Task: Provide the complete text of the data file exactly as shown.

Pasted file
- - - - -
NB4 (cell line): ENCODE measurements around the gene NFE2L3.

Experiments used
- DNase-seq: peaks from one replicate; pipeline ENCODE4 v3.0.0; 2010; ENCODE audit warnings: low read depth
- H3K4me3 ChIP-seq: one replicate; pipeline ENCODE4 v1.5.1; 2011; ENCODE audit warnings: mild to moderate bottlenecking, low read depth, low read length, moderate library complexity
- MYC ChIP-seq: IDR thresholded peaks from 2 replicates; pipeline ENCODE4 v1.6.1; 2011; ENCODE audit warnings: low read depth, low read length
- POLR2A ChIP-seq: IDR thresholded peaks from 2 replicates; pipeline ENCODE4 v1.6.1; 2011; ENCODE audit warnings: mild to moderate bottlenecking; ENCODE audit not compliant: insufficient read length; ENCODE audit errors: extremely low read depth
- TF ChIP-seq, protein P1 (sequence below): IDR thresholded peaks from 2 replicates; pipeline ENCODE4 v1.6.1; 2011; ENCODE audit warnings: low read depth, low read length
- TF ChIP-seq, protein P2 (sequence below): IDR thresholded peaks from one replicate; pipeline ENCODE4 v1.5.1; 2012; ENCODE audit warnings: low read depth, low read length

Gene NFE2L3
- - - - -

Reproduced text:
NB4 (cell line): ENCODE measurements around the gene NFE2L3.

Experiments used
- DNase-seq: peaks from one replicate; pipeline ENCODE4 v3.0.0; 2010; ENCODE audit warnings: low read depth
- H3K4me3 ChIP-seq: one replicate; pipeline ENCODE4 v1.5.1; 2011; ENCODE audit warnings: mild to moderate bottlenecking, low read depth, low read length, moderate library complexity
- MYC ChIP-seq: IDR thresholded peaks from 2 replicates; pipeline ENCODE4 v1.6.1; 2011; ENCODE audit warnings: low read depth, low read length
- POLR2A ChIP-seq: IDR thresholded peaks from 2 replicates; pipeline ENCODE4 v1.6.1; 2011; ENCODE audit warnings: mild to moderate bottlenecking; ENCODE audit not compliant: insufficient read length; ENCODE audit errors: extremely low read depth
- TF ChIP-seq, protein P1 (sequence below): IDR thresholded peaks from 2 replicates; pipeline ENCODE4 v1.6.1; 2011; ENCODE audit warnings: low read depth, low read length
- TF ChIP-seq, protein P2 (sequence below): IDR thresholded peaks from one replicate; pipeline ENCODE4 v1.5.1; 2012; ENCODE audit warnings: low read depth, low read length

Gene NFE2L3